Power and Influence
Under Hild’s tutelage and guidance, several members of Whitby’s monastic community became important and powerful clerical figures. Five of her monks became bishops – Bosa, Aetla, Oftfor, John of Beverley, and Wilfrid – and one of the monastery’s lay brothers discovered he had a special gift for poetic verse. Hild pronounced his gift divine and he subsequently became the first English poet whose name we know: Caedmon. Hild and her monastic rule became so respected, Bede says, that even kings and princes sought her advice.
She certainly played a role in the politics of her time, notably during the Synod of Whitby, which took place in 664 while she was abbess. The meeting was called to resolve the date of Easter, which was celebrated at different times by the Celtic and Roman Christians. Hild appears to have taken the side of the Celts, but Oswiu, the Northumbrian king, ruled in favour of the Roman tradition, signalling a landmark in the history of English Christianity.Read more about the Synod of Whitby
Visions of Hild’s Death
Hild was seriously ill for the last six years of her life and died in 680 at the age of 66. She was buried at Whitby, though her remains were later moved to Glastonbury. She was succeeded as abbess by King Oswiu’s daughter Aefflaed, who ruled jointly with her widowed mother, Eanflaed.
Bede records that Hild’s death was accompanied by visions. At Hackness – another monastery she founded – a nun was reported to have seen the roof of the dormitory open to reveal Hild’s soul ascending to heaven accompanied by angels. When the monks arrived from Whitby with the news of Hild’s death, the nuns were already singing psalms and praying for her soul.
There was no official canonisation of saints at this time but these recollections of wonders and visions, recorded by Bede in 731, suggest that Hild’s cult started early. She became the patron saint of 14 medieval churches and her name was later given to St Hilda’s College, Oxford, founded in 1893.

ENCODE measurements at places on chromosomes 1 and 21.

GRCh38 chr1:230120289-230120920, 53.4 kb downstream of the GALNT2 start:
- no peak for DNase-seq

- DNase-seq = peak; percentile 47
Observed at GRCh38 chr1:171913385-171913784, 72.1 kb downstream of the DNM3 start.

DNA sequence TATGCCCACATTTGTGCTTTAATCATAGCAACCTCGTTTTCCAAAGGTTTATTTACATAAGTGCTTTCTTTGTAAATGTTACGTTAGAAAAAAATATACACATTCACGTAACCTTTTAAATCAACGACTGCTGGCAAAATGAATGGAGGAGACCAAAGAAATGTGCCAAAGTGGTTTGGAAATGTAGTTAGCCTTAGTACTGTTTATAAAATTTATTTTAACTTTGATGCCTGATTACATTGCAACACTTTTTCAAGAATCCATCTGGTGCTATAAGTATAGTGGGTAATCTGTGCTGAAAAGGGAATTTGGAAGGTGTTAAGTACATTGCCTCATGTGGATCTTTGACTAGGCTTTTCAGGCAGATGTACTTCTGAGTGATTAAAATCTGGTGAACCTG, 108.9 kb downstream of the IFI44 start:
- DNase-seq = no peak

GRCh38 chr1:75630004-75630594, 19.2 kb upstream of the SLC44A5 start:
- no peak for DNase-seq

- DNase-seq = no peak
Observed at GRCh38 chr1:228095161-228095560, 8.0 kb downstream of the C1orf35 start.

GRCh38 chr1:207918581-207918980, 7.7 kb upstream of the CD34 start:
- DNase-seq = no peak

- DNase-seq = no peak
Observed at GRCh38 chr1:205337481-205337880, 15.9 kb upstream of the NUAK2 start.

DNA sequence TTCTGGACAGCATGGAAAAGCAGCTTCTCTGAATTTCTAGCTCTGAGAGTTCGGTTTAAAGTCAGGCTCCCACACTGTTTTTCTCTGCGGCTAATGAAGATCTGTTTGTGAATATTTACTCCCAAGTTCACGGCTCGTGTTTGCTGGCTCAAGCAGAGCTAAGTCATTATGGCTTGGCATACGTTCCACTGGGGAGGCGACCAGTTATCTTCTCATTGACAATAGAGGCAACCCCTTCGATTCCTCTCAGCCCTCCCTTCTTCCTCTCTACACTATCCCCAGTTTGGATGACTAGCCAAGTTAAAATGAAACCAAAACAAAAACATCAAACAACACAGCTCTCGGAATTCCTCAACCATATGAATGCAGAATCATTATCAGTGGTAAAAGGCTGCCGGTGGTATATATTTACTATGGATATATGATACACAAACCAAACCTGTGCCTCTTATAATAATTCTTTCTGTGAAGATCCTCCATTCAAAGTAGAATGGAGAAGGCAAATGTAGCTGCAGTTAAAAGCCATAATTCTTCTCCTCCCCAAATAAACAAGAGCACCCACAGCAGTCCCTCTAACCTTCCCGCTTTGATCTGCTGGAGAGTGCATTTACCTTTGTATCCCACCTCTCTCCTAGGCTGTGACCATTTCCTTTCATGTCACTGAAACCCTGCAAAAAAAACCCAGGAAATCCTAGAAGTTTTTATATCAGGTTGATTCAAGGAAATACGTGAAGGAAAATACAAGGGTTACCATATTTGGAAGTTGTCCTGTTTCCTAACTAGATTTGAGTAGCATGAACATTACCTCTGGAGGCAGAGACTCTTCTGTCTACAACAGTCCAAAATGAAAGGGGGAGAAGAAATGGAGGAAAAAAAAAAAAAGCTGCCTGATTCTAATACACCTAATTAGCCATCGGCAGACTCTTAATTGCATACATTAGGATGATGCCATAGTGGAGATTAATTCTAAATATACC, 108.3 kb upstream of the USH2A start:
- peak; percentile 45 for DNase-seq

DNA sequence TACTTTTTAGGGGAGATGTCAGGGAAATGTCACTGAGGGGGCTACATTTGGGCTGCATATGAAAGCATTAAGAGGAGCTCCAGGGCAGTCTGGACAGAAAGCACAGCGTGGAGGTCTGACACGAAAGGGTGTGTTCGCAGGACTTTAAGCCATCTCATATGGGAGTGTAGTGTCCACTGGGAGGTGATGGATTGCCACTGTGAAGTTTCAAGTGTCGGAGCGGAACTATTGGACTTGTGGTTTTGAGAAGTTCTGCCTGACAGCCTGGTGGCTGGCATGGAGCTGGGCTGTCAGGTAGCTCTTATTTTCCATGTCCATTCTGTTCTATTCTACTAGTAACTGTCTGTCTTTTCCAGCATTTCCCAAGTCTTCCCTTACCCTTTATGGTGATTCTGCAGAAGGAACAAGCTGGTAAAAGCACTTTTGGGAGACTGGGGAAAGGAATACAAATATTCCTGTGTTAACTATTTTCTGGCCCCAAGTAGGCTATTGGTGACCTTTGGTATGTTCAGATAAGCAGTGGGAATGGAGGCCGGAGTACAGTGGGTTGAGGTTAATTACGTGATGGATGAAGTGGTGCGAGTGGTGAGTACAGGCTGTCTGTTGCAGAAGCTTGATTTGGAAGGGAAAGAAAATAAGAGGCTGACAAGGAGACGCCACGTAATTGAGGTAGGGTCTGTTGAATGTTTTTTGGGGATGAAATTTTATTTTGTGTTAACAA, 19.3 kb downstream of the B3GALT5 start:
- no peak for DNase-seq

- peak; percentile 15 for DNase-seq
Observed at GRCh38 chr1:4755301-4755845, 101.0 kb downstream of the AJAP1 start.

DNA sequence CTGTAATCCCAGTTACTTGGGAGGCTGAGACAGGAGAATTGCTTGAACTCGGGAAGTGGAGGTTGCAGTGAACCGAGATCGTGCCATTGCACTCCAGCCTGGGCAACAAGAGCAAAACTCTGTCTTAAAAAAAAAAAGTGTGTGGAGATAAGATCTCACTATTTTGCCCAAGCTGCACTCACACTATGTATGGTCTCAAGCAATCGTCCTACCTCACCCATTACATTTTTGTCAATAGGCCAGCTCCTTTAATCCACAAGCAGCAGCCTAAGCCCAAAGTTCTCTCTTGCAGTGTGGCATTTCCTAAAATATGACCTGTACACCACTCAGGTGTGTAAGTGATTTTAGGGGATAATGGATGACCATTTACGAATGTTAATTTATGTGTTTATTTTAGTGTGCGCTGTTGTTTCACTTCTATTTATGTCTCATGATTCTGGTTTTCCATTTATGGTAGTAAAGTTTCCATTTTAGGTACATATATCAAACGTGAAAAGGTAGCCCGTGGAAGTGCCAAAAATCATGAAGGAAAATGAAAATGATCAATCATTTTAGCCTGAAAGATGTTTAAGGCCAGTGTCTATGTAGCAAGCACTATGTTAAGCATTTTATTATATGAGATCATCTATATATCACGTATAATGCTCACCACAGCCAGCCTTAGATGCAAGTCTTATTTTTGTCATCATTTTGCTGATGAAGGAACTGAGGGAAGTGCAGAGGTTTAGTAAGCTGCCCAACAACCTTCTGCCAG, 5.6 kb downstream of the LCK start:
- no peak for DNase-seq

Top image: Hild depicted in 14th-century stained glass at Christ Church Cathedral, Oxford
The Snakestones Legend
St Hild’s fame was secured locally with the snakestones legend, which dates back to the Middle Ages. The legend holds that Whitby and the surrounding area was plagued by snakes. Locals sought the help of St Hild, and she in turn prayed to God. First she prayed to remove the snakes’ heads, and then she prayed to turn their bodies to stone. In one account of the legend St Hild invokes the Gospel of St Mark (23:11) and utters Christ’s words, ‘Be removed and cast into the sea.’
Headless snakes can still be found today on Whitby’s shoreline. But we now know that these enigmatic objects are in fact ammonite fossils. The fossils date from the Jurassic Period (200–145 million years ago) and enterprising Victorians used to carve snakes’ heads into them to sell to tourists. English Heritage had its own snakestone carved by a local artist in 2018.View the snakestone in 3D
Find out more
History of Whitby Abbey
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The synod of Whitby and the keys of heaven
Read more about how a decision made at Whitby in 664 was a landmark that shaped the future of the church, not only in England but across western Europe.